Tuesday, 2 September 2014
Last updated 3 days ago
Jun 15 2012 | 5:22am ET
Convicted hedge fund fraudster R. Allen Stanford said yesterday that he's no Bernard Madoff, but a federal judge sentenced him to a Madoff-like 110 years in prison, anyway.
The former Stanford Financial Group chief received the century-and-change for the two-decade long Ponzi scheme that he was convicted of running in March. All told, Stanford swindled some 30,000 investors out of $7 billion.
But Stanford, who has always denied his guilt, remained defiant, telling the Houston federal court, "I am not a thief."
"I'm not up here to ask for sympathy or forgiveness," he added. "I'm up here to tell you from my heart I didn't run a Ponzi scheme."
U.S. District Judge David Hittner told Stanford he did not have to face his victims during their statements prior to sentencing. But he did anyway, without showing any remorse, looking directly at some of the speakers.
The government, which Stanford accused of "Gestapo tactics," called Stanford's statement "obscene."
"This is a man utterly without remorse," prosecutor WIlliam Stellmach said. "From beginning to end, he treated all of his victims as roadkill."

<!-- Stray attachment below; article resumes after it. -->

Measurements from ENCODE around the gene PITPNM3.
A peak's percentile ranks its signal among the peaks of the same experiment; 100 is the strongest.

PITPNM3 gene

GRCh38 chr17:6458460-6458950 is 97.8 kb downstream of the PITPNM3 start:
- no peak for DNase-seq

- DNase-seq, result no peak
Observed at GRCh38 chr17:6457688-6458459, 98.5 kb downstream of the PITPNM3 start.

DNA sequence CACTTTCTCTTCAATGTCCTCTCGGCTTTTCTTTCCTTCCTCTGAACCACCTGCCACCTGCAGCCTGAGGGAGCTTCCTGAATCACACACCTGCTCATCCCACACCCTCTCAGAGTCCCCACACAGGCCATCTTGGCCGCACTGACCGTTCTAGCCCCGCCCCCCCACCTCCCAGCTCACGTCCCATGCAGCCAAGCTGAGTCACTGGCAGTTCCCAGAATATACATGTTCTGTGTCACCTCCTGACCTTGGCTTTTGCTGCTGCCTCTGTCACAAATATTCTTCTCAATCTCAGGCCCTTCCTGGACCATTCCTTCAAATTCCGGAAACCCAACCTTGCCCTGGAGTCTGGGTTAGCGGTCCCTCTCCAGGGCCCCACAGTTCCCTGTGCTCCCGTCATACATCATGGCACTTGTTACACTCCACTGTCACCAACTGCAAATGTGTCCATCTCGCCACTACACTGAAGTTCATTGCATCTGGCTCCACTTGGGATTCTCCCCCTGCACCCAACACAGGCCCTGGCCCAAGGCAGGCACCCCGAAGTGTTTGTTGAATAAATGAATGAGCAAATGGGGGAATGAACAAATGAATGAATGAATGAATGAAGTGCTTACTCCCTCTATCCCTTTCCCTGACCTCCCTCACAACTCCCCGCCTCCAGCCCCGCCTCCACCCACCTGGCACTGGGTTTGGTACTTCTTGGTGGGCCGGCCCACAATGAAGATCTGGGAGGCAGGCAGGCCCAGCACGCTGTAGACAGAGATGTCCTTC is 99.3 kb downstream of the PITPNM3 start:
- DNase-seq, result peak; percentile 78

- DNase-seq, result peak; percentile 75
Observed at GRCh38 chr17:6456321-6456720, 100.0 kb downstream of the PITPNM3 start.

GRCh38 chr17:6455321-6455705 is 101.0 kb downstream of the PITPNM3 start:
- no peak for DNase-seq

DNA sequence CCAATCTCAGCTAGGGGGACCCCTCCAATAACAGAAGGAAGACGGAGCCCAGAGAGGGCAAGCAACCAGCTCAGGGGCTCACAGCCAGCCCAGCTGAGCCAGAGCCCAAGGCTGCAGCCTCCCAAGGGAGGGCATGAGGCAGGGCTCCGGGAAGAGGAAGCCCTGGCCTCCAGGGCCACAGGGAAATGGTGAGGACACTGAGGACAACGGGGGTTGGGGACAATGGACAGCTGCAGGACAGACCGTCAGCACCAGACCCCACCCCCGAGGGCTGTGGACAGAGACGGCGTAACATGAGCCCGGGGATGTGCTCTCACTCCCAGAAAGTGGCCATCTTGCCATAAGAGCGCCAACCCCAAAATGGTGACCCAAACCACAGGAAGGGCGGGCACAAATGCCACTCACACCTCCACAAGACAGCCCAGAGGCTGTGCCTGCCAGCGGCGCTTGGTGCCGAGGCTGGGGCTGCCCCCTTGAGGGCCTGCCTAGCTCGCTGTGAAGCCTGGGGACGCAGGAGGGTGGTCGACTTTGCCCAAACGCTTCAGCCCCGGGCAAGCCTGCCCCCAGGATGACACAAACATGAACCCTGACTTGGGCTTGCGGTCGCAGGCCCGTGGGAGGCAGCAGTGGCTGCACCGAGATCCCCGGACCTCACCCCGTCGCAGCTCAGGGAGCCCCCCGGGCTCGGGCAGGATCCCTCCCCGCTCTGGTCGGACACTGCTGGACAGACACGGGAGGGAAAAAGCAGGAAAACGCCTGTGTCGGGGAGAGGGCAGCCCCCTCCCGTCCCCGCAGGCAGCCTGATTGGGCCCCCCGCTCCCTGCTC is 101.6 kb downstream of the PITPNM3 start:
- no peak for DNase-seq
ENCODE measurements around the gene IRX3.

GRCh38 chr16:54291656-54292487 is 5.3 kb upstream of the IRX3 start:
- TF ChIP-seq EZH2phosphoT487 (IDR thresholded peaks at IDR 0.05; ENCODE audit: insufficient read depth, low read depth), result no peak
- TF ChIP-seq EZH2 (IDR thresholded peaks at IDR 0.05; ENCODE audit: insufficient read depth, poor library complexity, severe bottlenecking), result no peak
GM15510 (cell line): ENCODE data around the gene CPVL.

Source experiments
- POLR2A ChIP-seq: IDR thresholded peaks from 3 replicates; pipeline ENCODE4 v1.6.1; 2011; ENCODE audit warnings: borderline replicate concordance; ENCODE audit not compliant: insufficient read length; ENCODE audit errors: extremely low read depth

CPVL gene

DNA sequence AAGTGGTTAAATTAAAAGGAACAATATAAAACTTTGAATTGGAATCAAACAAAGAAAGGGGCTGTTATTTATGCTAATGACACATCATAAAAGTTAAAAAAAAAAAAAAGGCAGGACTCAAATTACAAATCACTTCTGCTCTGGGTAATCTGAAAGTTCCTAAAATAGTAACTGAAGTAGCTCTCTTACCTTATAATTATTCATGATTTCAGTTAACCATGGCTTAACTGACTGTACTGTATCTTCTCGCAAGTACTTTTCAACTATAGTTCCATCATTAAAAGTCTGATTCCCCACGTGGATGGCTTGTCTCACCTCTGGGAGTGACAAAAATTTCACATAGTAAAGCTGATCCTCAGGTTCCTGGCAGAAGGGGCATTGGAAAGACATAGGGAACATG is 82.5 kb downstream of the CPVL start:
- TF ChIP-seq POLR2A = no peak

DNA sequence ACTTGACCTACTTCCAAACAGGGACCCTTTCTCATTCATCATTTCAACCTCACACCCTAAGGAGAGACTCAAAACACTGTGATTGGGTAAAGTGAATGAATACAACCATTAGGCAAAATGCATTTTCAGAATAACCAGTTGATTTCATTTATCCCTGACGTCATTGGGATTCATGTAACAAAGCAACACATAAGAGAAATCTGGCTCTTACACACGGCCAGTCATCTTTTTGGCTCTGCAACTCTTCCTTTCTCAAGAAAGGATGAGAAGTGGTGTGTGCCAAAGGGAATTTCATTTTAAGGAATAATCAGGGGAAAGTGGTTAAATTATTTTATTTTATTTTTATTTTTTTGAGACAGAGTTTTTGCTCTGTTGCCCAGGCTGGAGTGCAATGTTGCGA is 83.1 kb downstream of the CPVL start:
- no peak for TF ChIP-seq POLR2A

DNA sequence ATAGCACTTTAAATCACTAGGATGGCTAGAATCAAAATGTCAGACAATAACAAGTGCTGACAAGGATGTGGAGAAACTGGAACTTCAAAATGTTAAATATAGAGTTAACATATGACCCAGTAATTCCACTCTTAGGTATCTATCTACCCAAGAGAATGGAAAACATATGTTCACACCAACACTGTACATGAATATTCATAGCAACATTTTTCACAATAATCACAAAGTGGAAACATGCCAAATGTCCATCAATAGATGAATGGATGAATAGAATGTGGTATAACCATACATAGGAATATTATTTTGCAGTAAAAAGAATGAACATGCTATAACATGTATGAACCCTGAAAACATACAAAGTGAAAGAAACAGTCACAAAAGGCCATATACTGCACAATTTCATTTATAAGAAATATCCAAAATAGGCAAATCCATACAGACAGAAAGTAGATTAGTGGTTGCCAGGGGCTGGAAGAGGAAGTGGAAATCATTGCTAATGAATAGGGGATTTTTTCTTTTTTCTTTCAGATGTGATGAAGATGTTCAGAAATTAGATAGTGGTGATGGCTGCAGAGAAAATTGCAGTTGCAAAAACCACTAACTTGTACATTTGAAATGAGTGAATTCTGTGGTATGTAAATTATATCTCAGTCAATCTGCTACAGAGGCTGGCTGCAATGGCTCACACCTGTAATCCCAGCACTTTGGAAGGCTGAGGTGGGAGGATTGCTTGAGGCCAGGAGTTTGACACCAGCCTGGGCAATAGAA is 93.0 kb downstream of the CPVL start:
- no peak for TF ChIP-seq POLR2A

The 62-year-old didn't get quite the 150 years that Madoff got, but like the more prominent fraudster, Stanford's lawyer acknowledged, "he will die in prison." That is, if a planned appeal is unsuccessful.
It is unclear where Stanford will be sent to serve his sentence. He is likely to remain at the Federal Detention Center in Houston for up to two months before the Bureau of Prisons sends him to his new home.
Aug 25 2014 | 11:21am ET
As many of you know, FINalternatives was recently acquired by the owners of Futures magazine, a firm called The Alpha Pages LLC. Today marks the soft-launch of a new sister site for both publications. As its name suggests, The Alpha Pages will cover all types of alternative investments, going far beyond the more well-known ones such as hedge funds and private equity. Read more…
Commodities/Futures magazine launched at the precipice of a revolution in the futures industry—really a revolution in the idea of risk management—that would move it from a small niche industry to ...